Sharp Monica

An honest voice in Italian paradise.

Update from Italy: Language Layer Cake

Mmmm language cake. Delizioso.
Photo by Annie Spratt on Unsplash

A clear confession: I miss my past lives in Spanish and in French. I have talked about this before in this space, in You say pieno, I say completo, The Sprachcaffè, and in The periphery of fluency. I spent significant time in both languages and their various cultures from 1983 to 2008, and was happy to reach the proficiency that I did. It all started by doing well at the statewide academic bowl in Oklahoma in the eighties and taking home top place for Spanish and English as a student. I remember recounting silly gossip in French in 1996 to a friend who was much more fluent than I was mere months before being astonished on the London Tube by my improvement. I remember confusing Argentines in 2001 with my allegedly accentless Spanish. I remember being so tired and half-bored in Spain in 2005 that my Spanish flowed forth effortlessly.

I accept now that I was born with a knack, as are others with gifts for art, music, and math. This knack makes my life here in Italy and in Italian possible. I accept that these past lives of mine have been rolled into Italian, creating a life in Italy that is more natural and more fluent for me. But it is like taking flour and making a cake. I have baked a language cake.

Do you still have the flour?

Kind of, but it is now inside the cake. You cannot get the flour back out. The flour is transformed forever.

The flour has been transformed and made integral within the context of the cake. I have Spanish harina and French farine. I balance tippingly between the Germanic and Romance branches of the Indo-European language tree.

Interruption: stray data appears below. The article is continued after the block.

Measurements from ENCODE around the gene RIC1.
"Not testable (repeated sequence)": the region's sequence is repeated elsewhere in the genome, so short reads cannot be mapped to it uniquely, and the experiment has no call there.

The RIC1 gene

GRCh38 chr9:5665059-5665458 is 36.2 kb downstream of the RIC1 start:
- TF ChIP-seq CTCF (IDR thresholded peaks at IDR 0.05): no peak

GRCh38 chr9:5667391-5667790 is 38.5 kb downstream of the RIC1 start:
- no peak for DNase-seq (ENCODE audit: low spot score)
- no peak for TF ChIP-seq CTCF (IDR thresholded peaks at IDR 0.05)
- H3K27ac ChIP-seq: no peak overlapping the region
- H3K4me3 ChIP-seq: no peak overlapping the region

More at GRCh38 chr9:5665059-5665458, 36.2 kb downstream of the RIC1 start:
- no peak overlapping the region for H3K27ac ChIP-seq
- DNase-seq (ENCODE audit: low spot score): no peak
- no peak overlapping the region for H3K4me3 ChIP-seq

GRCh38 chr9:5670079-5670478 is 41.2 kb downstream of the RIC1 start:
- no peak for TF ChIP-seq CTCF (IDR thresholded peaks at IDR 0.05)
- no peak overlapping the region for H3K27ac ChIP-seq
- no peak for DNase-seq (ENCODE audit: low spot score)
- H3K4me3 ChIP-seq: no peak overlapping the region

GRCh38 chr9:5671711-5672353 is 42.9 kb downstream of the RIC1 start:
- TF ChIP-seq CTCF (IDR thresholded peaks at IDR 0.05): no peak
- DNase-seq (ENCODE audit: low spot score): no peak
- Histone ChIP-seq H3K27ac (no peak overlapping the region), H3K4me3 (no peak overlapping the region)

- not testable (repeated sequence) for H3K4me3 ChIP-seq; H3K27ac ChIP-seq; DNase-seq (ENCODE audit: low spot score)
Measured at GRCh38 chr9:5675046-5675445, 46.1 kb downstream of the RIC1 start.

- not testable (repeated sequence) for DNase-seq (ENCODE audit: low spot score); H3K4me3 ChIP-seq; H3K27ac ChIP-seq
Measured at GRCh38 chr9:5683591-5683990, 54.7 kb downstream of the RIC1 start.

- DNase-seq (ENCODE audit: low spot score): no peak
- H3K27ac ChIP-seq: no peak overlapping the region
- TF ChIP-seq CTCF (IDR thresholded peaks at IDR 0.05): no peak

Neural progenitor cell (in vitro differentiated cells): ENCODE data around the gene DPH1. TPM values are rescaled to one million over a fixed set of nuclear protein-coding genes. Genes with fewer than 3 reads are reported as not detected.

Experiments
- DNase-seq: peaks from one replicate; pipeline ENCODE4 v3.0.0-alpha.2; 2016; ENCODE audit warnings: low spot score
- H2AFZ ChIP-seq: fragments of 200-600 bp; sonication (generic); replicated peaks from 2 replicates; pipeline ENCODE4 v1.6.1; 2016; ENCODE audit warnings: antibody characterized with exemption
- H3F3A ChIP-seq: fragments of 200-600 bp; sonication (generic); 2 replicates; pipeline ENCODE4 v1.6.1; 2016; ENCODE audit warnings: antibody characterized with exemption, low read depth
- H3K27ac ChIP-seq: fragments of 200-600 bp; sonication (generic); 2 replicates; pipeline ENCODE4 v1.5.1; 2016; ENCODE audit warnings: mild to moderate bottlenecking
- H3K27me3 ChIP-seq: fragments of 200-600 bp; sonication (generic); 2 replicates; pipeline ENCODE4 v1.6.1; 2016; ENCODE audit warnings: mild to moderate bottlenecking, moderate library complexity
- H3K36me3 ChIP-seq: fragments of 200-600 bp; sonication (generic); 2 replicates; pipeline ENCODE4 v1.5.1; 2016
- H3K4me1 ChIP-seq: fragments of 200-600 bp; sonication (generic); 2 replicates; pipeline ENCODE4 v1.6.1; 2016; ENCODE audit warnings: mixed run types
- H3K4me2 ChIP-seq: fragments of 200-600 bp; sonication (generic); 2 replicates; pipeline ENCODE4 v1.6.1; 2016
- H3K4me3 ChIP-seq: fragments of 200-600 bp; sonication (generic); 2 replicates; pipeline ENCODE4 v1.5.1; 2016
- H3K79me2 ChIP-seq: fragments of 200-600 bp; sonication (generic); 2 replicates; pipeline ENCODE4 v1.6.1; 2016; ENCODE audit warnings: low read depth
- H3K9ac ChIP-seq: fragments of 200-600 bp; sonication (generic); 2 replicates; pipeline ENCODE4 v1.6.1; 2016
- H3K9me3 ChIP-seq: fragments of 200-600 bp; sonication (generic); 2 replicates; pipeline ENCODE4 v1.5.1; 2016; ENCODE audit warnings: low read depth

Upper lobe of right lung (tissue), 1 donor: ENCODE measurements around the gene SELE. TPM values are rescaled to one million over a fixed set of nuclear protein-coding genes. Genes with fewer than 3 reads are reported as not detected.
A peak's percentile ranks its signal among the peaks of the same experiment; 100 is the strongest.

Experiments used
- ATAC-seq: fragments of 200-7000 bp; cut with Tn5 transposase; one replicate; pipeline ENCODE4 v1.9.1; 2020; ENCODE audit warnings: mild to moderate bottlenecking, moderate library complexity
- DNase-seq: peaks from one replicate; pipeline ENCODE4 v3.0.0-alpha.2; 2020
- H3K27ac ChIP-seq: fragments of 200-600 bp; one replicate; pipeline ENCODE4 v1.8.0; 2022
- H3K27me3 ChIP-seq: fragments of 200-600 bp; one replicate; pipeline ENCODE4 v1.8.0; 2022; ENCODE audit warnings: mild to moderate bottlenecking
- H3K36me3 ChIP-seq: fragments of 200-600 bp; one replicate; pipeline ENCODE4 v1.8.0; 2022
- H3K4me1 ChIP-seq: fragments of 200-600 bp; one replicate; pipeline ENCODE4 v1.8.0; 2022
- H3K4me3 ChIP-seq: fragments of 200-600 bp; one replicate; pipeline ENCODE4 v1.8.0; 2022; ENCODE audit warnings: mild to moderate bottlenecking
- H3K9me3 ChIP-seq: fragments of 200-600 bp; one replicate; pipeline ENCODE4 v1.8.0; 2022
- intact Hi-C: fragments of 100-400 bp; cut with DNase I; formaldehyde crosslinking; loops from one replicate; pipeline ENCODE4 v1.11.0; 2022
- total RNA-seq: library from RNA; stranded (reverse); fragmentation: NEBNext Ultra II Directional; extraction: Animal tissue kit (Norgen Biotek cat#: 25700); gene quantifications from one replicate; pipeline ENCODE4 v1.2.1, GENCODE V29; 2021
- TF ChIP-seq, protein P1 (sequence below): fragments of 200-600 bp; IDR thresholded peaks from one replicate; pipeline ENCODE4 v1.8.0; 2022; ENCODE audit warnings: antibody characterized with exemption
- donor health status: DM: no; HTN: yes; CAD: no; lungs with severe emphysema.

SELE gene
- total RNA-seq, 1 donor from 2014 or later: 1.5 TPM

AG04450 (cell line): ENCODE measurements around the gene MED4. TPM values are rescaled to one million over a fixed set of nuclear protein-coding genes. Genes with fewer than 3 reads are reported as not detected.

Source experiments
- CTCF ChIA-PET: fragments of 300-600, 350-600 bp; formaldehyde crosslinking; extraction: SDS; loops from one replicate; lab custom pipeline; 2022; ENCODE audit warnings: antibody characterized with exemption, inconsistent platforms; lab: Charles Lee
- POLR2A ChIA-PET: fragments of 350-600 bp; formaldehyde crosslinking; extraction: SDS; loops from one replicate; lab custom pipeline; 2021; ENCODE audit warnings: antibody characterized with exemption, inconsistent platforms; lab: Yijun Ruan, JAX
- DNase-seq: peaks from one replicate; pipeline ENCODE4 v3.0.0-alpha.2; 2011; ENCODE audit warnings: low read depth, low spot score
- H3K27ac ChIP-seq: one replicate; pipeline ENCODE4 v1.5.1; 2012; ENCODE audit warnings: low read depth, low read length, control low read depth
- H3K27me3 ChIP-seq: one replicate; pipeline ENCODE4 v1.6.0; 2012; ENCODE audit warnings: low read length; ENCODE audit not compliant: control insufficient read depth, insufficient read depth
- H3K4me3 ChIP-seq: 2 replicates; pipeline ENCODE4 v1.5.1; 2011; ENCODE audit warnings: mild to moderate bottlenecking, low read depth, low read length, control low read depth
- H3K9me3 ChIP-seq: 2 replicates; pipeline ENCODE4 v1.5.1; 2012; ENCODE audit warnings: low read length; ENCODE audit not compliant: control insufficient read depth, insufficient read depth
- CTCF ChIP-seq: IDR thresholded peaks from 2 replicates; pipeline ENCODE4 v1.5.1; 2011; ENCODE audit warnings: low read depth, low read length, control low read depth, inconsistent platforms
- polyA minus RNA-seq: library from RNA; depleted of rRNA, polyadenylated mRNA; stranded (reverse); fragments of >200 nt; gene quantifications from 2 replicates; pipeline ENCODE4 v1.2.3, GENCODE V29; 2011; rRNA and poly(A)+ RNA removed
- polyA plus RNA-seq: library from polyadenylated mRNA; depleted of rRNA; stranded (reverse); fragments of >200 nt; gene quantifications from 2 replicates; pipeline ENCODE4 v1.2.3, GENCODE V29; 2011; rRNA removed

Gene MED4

My vowels are pure, a e i o u. I roll my R where many anglophones struggle with the tongue’s fillip. I have moments of natural communication, relaxed and calm, in Italian. I also have many moments where I feel neither relaxed nor calm, but I kind of crave that feeling. I like to think of it as a festival in increments of thirty seconds to five minutes. I credit the dominant expression wanderlust gene for the natural thrill-seeking of what the hell is this person talking about? or what’s my word to use here for possibly versus eventually?

Yet the faux amis trip me. Why is the first-person dative personal pronoun mi in Italian and me in Spanish? Mi piace. Me gusta. What happened with the possessive pronouns? La mia mamma. Mi madre. La mia amica. But also, in Spanish, amiga mia. Mi amiga! My brain has turned into a cold pronoun salad. La loro casa – their house – in Italian. Or is it casa loro? I have heard both. (Have I?) Their in Italian doesn’t even change any ending to match the gender of the noun, and by the way, it is the same word for parrot in Spanish. One can only assume it was their parrot. Some third-party parrot on a pirate ship comes to mind. Thank goodness we don’t have to say il loro loro. Spanish, su casa, his/her/their house. Makes sense in French – leur maison – but I don’t know why it drives me noci in Italian.

Or another favorite, salire. In Spanish, salir, an indispensable verb meaning to go out, but in Italian, salire means to go up! As in, to ascend a stair. Yo salgo. I’m going out! (Spanish) Io salgo. I’m going upstairs! (Italian). One wonders what would happen if one went upstairs for a bit of entertainment. Brothels come to mind…

The rules I once took as sterling for Spanish reveal themselves to be mere language habits, calcified and codified. They are no more rules than a collective grammar contract, recycling the same words wherever the words may flow. This is my struggle in Italy: all the words are very familiar, but how do the Italians use them? I am like a woodworker presented with a tray of jeweler’s implements or a pannier of surgical tools. I see the analogs, but need to hear and see it employed properly so I know. Italian makes perfect sense to me (except for all the parts that make no sense) once I hear them, but I have to hear them in order for it to click. How surprised was I to learn I could just say escoba for broom (escopa in Italian) and that all the tener/venir verbs are near perfect equivalents (tengo/vengo, tiene/viene) until I trip on tengono/vengono, and valiò / valgò la pena.